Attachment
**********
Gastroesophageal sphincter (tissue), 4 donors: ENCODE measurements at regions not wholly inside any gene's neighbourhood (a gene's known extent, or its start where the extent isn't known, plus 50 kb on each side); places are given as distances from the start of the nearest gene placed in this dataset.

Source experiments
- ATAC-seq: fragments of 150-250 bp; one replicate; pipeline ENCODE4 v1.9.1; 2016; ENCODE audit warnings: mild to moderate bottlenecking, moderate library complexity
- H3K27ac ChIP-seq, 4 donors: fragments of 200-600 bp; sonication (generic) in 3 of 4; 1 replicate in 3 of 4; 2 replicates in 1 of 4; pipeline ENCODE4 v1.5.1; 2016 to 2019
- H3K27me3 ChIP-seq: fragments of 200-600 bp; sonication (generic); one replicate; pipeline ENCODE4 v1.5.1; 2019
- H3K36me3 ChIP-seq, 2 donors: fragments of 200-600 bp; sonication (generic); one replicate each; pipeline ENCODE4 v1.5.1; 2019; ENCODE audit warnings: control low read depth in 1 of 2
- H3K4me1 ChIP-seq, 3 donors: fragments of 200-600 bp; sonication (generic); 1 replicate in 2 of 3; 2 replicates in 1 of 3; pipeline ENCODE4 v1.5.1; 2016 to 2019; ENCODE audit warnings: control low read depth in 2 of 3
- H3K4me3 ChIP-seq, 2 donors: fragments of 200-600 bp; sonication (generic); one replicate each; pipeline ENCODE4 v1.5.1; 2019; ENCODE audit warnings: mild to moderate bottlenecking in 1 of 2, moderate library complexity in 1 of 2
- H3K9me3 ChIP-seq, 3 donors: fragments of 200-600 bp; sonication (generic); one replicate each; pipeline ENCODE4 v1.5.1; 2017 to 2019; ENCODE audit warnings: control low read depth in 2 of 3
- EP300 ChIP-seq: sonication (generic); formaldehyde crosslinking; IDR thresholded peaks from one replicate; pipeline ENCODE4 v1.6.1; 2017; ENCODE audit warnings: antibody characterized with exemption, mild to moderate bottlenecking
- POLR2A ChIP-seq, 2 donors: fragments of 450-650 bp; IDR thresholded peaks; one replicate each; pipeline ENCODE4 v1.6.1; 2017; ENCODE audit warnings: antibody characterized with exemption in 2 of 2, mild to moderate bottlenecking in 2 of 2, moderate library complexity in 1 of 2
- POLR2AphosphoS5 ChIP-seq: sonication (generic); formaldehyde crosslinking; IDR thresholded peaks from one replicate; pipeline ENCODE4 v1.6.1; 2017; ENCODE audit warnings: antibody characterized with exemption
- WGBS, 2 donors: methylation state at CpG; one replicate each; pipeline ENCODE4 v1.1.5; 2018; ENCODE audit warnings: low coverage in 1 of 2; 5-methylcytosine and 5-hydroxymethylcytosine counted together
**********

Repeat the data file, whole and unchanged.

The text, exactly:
Gastroesophageal sphincter (tissue), 4 donors: ENCODE measurements at regions not wholly inside any gene's neighbourhood (a gene's known extent, or its start where the extent isn't known, plus 50 kb on each side); places are given as distances from the start of the nearest gene placed in this dataset.

Source experiments
- ATAC-seq: fragments of 150-250 bp; one replicate; pipeline ENCODE4 v1.9.1; 2016; ENCODE audit warnings: mild to moderate bottlenecking, moderate library complexity
- H3K27ac ChIP-seq, 4 donors: fragments of 200-600 bp; sonication (generic) in 3 of 4; 1 replicate in 3 of 4; 2 replicates in 1 of 4; pipeline ENCODE4 v1.5.1; 2016 to 2019
- H3K27me3 ChIP-seq: fragments of 200-600 bp; sonication (generic); one replicate; pipeline ENCODE4 v1.5.1; 2019
- H3K36me3 ChIP-seq, 2 donors: fragments of 200-600 bp; sonication (generic); one replicate each; pipeline ENCODE4 v1.5.1; 2019; ENCODE audit warnings: control low read depth in 1 of 2
- H3K4me1 ChIP-seq, 3 donors: fragments of 200-600 bp; sonication (generic); 1 replicate in 2 of 3; 2 replicates in 1 of 3; pipeline ENCODE4 v1.5.1; 2016 to 2019; ENCODE audit warnings: control low read depth in 2 of 3
- H3K4me3 ChIP-seq, 2 donors: fragments of 200-600 bp; sonication (generic); one replicate each; pipeline ENCODE4 v1.5.1; 2019; ENCODE audit warnings: mild to moderate bottlenecking in 1 of 2, moderate library complexity in 1 of 2
- H3K9me3 ChIP-seq, 3 donors: fragments of 200-600 bp; sonication (generic); one replicate each; pipeline ENCODE4 v1.5.1; 2017 to 2019; ENCODE audit warnings: control low read depth in 2 of 3
- EP300 ChIP-seq: sonication (generic); formaldehyde crosslinking; IDR thresholded peaks from one replicate; pipeline ENCODE4 v1.6.1; 2017; ENCODE audit warnings: antibody characterized with exemption, mild to moderate bottlenecking
- POLR2A ChIP-seq, 2 donors: fragments of 450-650 bp; IDR thresholded peaks; one replicate each; pipeline ENCODE4 v1.6.1; 2017; ENCODE audit warnings: antibody characterized with exemption in 2 of 2, mild to moderate bottlenecking in 2 of 2, moderate library complexity in 1 of 2
- POLR2AphosphoS5 ChIP-seq: sonication (generic); formaldehyde crosslinking; IDR thresholded peaks from one replicate; pipeline ENCODE4 v1.6.1; 2017; ENCODE audit warnings: antibody characterized with exemption
- WGBS, 2 donors: methylation state at CpG; one replicate each; pipeline ENCODE4 v1.1.5; 2018; ENCODE audit warnings: low coverage in 1 of 2; 5-methylcytosine and 5-hydroxymethylcytosine counted together